Islam Under Siege: Living Dangerously in a Post-Honor World, by Akbar S. Ahmed. Oxford, UK: Polity, 2003. ix + 172 pages. Notes to p. 184. Refs. to p. 196. Index to p. 213. BP 45 cloth; BP 12.95 paper.
Akbar S. Ahmed’s provocative new book, Islam Under Siege, features a blurb on the cover by Professor Tamara Sonn proclaiming the book as “the most important book to date on life in the post 9/11 world.” I am generally skeptical of such lofty praises, but having read the work closely I concur wholeheartedly with Sonn’s assessment. Islam has been an almost endless topic of discussion since 9/11, through a multitude of parallel (yet independent) discourses: There are the large number of Islamophobic voices (Bernard Lewis, Daniel Pipes, Steve Emerson, etc.), some Muslim-sympathetic perspectives by non-Muslim scholars (Karen Armstrong, John Esposito, etc.), apologetic Muslim voices (Seyyed Hossein Nasr, Asma Gul Hasan), and Christian triumphalists (Robert Spencer, Franklin Graham, Jerry Vines, Pat Robertson, etc.). Rare has been the project that attempts to document these various perspectives and simultaneously rise above them. This is precisely what Akbar Ahmed succeeds in doing, and he does so brilliantly.
Ahmed is almost perfectly suited for such a task. A scholar of the highest caliber from a background in anthropology, Ahmed is able to combine the astute observations of a scholar with the heartfelt pleas of a believer who--rightly so--remains committed to the fact that Islam itself can and does offer possibilities for a pluralistic, inclusive interpretations that would allow Muslims and non-Muslims to live in peace and harmony. Ahmed is able to call on a vast array of Islamic sources, ranging from the Qur’an and the humanist interpretation of South Asian Sufis and Rumi, to the statements of the Prophet Muhammad. What astonishes this reader is the fluid and graceful way in which Ahmed is equally at home in the contemporary debates about the so-called “Clash of Civilization.” He takes the tiresome Samuel Huntington, the bombastic Frances Fukuyama, and the former-scholar-turned-polemic-master Bernard Lewis to task. He wisely recognizes that much of the contemporary situation of what Mark Juergensmeyer has termed “the global rise of religious violence” is inseparable from the narrative of globalization, and fully contextualizes contemporary Muslim responses to the West in light of anxieties about globalization.
Ahmed realizes that religion is an important part of the narrative, and does not shy away from it. Yet he also recognizes that the full story is one that needs to involve political, economic, sociological, and yes, anthropological explanations and frameworks. One of his many original contributions in this volume is in resurrecting the concept of “honor” and “post-honor” societies to analyze contemporary manifestations of violence. Ahmed proposes that one of the characteristics of both “developed” and “developing” societies in this era of post-modernity/high-modernity is one of excessive identification with a group (‘asabiyya) defined ethnically, religiously, tribally, or nationally. The term ‘asabiyya was first coined by the noted Muslim sociologist Ibn Khaldun (d. 1406), and it is entirely appropriate that Ahmed now hold the Ibn Khaldun chair at American University in Washington, D.C. Ahmed posits that as a result of the vast reach of globalization, many people all over the world now feel themselves to be under siege. Globalization is an ambivalent process defined culturally, economically, politically, and technologically. This siege mentality is often expressed through the language of loss of honor. These hyper-‘asabiyya groups direct their blame at contemporary communities who are held to be descendants of a mythical past enemy. The last step is to inflict violence upon this constructed “other” in an effort to recover the groups’ honor.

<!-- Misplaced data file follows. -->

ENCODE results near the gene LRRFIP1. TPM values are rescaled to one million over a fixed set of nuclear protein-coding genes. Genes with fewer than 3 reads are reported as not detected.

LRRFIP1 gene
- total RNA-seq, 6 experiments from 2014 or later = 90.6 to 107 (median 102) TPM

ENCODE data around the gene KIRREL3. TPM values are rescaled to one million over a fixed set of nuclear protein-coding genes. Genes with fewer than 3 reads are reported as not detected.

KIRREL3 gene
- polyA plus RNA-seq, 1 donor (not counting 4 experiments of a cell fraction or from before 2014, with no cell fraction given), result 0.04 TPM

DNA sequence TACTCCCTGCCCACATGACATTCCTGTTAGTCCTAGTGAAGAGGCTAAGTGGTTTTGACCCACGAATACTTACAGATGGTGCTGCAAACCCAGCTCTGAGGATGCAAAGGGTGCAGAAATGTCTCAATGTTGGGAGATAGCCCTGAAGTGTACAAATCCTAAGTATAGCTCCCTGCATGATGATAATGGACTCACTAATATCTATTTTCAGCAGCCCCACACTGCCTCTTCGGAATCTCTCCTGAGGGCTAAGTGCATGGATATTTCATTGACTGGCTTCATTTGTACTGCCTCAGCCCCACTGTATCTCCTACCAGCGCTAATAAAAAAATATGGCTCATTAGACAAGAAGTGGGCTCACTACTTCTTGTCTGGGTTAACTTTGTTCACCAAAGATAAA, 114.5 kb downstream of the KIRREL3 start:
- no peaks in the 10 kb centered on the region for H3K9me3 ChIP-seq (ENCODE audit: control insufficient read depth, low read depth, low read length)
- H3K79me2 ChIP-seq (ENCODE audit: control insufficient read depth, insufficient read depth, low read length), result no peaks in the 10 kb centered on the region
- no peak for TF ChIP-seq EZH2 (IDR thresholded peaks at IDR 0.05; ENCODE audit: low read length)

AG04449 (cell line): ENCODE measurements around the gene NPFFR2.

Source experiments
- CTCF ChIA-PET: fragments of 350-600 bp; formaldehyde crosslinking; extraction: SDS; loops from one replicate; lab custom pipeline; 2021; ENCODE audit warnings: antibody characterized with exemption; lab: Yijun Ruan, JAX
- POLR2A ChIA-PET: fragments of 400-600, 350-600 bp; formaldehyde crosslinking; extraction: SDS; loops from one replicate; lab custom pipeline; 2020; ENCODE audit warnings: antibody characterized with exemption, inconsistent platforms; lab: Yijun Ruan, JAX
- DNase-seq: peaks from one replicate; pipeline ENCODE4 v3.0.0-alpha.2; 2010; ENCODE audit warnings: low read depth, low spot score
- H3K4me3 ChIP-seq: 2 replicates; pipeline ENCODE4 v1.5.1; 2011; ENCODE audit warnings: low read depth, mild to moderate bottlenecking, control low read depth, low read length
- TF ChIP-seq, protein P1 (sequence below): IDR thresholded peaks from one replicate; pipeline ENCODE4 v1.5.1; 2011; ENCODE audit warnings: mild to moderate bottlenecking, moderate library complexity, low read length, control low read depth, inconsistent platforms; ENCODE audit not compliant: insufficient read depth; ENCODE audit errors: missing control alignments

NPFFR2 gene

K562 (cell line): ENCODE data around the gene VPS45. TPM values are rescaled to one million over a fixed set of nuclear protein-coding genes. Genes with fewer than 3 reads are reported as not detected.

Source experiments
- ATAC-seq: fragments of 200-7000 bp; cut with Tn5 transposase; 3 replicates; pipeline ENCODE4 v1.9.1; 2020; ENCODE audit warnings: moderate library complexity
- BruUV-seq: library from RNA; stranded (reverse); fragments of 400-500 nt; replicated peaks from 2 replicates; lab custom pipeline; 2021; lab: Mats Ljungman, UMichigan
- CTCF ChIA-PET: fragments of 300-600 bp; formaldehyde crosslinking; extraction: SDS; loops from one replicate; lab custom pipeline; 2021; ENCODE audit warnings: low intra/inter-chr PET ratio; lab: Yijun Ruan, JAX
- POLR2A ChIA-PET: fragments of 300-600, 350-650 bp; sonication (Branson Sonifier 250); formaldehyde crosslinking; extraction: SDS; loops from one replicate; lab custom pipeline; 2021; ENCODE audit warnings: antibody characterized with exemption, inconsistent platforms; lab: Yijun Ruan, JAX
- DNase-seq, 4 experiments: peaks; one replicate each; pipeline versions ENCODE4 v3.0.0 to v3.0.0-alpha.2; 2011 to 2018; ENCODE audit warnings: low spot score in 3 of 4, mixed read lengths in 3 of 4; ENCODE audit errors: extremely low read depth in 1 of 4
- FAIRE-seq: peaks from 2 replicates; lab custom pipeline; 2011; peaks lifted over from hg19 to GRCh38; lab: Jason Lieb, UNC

Ahmed does not try to come up with a “one explanation fits all” model. However, it is astonishing how useful this fluid paradigm is to explain situations as diverse as the Bosnian genocide, the BJP-led massacre of Muslims in Gujarat, Bin Laden’s masterminding of the 9/11 atrocity, and yes, Bush’s never-ending and absurd “war on terrorism” that increasingly is targeted at Muslims, even if Bush insists that this is not a war against Islam.
Ahmed has a marvelous gift for a narrative, and an astonishing ability to weave together the perfect citation, concise synopses of complex theories, personal reflections, etc. It is rare to find a book that is so theoretically sophisticated and yet so readable. On almost every page there are nuggets of information that even a seasoned reader will be astonished to learn. It is a book that one can give to a friend or neighbor who wants to make sense of Islam and the world today as well as assign to graduate students in Islamic studies and political science. It is insightful without being dogmatic, and upholds a proud tradition of humanism. Ahmed manages to both report the contemporary situation of Muslims today as well as chart hopeful directions for an inclusive tomorrow for all of us. If there is a better book about our post-9/11 world, this reviewer has not seen it yet. Here is hoping that it receives the widest possible readership.
Assistant Professor of Islamic Studies, Colgate University
Co-chair for the Study of Islam Section at the American Academy of Religion
Editor, Progressive Muslims: On Justice, Gender, and Pluralism (Oxford: Oneworld, 2003).